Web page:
The Central Texas College (CTC) Foundation recognized six graduates during a recent Alumni of Distinction reception. Honored were Anthony Suarez-Barrio, Sr., Susan Fergus, R.N., Command Sergeant Major (Ret.) Antonio Leija, Mark Sheppard and Judge Barbara “Bobbie” Weaver. Posthumously honored was Department of Public Safety (DPS) Trooper Thomas Nipper.
Suarez-Barrio holds numerous degrees including a Bachelor of Science degree in law enforcement and corrections from the University of Nebraska, a Master’s of Science degree in criminology from the University of Central Texas where he graduated with honors and a doctorate of public administration from Nova University in Fort Lauderdale, FL. He served in the United State Air Force for 20 years and is a combat veteran of the Bay of Pigs, Korea and Vietnam War. A former criminal investigator and special agent in charge, Suarez-Barrio would later serve as department chairperson of the CTC Criminal Justice department from 1973 to 1996 for which he earned emeritus status.
A 1995 graduate of the CTC Nursing program, Fergus recently retired from Baylor Scott & White Healthcare after 25-year career as a registered nurse. The last 12 years prior to her retirement, Fergus served as the vice president - Donor Relations in the Foundation for the Central Texas region. During this time, she created and launched a stewardship/medical concierge program known as Legacy Guest which is offered and recognized throughout the Baylor Scott & White central Texas region. “CTC allowed me to start my education as a single mother and work full-time,” said Fergus. “Its location and affordability were perfect for me at that time in my life.”
Fergus is a member of the American and Texas Nursing Association. She was voted the 2009 “Outstanding Foundation Employee of the Year,” received Congressional Recognition from Congressman John Carter’s office in 2019, serves on the Bell County Republican Women’s Council and is a member of the Texas A&M- University-Central Texas Foundation board. This year, Fergus served as the co-chairperson of Visionaries, a volunteer organization of Bell County women who have raised more than two million dollars in support of the McLane Children’s Hospital.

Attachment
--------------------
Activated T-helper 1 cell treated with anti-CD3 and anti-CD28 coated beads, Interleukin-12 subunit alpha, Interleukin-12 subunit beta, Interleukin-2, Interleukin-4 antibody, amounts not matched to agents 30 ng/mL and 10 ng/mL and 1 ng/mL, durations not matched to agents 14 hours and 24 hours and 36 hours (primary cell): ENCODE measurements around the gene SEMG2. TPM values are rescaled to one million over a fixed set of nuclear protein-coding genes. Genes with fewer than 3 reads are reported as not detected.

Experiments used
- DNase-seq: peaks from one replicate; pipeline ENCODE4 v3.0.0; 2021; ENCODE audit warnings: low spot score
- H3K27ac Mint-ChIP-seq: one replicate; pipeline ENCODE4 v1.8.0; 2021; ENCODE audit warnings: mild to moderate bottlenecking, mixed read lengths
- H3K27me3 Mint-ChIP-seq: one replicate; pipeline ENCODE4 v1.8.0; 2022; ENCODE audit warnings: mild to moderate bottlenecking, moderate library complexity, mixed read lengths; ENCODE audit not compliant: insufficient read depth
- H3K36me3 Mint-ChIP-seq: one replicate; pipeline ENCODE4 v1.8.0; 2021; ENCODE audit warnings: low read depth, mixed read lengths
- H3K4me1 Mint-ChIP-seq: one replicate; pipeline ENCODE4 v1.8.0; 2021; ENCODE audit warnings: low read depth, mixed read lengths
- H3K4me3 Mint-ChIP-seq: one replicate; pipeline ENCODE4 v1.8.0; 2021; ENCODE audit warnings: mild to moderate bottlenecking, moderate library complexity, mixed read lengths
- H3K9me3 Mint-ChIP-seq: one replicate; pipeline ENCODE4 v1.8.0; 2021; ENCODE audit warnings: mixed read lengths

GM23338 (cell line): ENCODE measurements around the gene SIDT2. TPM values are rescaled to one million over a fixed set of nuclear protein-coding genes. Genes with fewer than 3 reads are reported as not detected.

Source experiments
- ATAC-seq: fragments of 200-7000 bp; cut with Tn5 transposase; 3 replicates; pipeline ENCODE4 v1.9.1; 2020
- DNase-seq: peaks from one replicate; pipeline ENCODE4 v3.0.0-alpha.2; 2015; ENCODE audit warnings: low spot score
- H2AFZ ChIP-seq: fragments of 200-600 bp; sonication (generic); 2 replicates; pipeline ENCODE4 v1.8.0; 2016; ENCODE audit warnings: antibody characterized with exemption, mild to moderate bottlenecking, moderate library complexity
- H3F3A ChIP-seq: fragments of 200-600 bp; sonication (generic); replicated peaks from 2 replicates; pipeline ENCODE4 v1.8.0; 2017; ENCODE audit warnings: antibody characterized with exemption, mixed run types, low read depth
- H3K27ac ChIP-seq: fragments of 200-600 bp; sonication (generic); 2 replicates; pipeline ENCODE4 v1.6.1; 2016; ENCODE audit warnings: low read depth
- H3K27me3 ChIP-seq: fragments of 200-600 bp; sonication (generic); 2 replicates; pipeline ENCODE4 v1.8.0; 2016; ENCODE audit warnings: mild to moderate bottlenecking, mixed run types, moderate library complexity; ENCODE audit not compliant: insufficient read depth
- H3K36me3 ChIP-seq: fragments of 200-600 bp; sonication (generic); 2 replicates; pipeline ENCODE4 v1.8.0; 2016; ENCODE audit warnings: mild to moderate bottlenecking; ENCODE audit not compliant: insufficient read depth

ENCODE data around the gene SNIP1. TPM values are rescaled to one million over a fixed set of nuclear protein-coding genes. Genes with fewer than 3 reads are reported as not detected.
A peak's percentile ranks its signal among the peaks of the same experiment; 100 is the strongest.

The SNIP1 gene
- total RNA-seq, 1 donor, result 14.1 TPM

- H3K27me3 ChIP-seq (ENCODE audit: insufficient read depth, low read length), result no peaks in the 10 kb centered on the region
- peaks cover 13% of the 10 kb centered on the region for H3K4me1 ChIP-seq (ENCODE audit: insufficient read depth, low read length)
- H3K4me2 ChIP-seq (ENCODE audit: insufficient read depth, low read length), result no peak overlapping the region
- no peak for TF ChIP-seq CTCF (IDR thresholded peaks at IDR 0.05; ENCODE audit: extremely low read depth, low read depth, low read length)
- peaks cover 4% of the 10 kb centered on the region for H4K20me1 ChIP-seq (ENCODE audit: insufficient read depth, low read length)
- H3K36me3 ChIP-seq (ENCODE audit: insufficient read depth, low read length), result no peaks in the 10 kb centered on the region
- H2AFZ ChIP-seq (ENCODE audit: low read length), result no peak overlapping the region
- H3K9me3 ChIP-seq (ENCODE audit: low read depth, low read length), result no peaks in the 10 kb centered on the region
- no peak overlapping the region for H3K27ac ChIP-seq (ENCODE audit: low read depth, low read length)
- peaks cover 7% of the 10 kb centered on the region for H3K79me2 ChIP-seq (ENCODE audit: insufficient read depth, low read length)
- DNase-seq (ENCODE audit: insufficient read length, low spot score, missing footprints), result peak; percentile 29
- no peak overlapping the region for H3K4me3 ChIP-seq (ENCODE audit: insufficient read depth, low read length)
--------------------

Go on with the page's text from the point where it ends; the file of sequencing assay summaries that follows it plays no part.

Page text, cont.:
Leija graduated from CTC in 2006 with a Certificate of Completion in homeland security. He went on to earn a Bachelor of Science degree from Excelsior College. “CTC was everywhere I went,” said Leija. “I started taking classes in Germany and continued through several deployments. We encouraged our soldiers to take classes with CTC as the school was always accommodating to meet the soldiers’ military schedule.” After 31 years in the military, Leija retired in 2018. He is actively involved with the Association of the United States Army and the VFW.
Sheppard is a U.S. Army retiree who graduated from CTC in 1985 with an associate’s degree in general studies. He then earned a master’s degree in education leadership at the University of Mary Hardin-Baylor. In 2016, Sheppard founded a non-profit organization called Educated Angels which focuses its efforts on students, education and the central Texas special needs community. While serving in the military Finance Corps, he earned the Nathan Towson Medallion for Exceptional achievement and exemplary service. Sheppard is also a member of Alpha Phi Alpha fraternity. “CTC gave me a chance to start my education,” said Sheppard. “I always recommend the school to those young people I meet looking to start college or those trying to figure out a career path.”
As a military wife of 29 years, Judge Bobbie Weaver took college courses at every post where her family was assigned and earned an associate’s degree from CTC and would then get a bachelor’s degree from the University of Central Texas. At the age of 50, she graduated from the Texas Tech School of Law and would then open her own law office. Weaver was appointed Killeen municipal judge, serving as the first female and first court of record judge. “I love this school and the people who taught me,” said Weaver. “Some of the instructors have become some of my closest friends.”
Weaver’s love for CTC is evidenced by her serving two six-year terms on the CTC board of trustees. After practicing law in Bell County for 28 years, Weaver is now retired. During her career, she also served as chairperson of the Greater Killeen Chamber of Commerce. “For the past 30 years, there has been a Weaver on the CTC board of trustees between me and my husband Rex.”
DPS Trooper Tom Nipper was killed in a vehicle crash while conducting a traffic stop on southbound I-35 in Temple two years ago. He graduated from Copperas Cove High School in and would earn an associate’s degree in criminal justice from CTC. His first assignment as a police officer was in Nolanville. He served additional stations at Hereford, Coryell County Sheriff department, Belton police department and Gainesville police department. From there, he entered the DPS Academy and graduated in 1982. Nipper served 43 years in law enforcement and won numerous awards including the Field Major’s award for going beyond the call of duty to find and save the life of an abducted child.
Pictured (left to right) are: Mark Sheppard, Bobbie Weaver, Susan Fergus and Antonio Leija.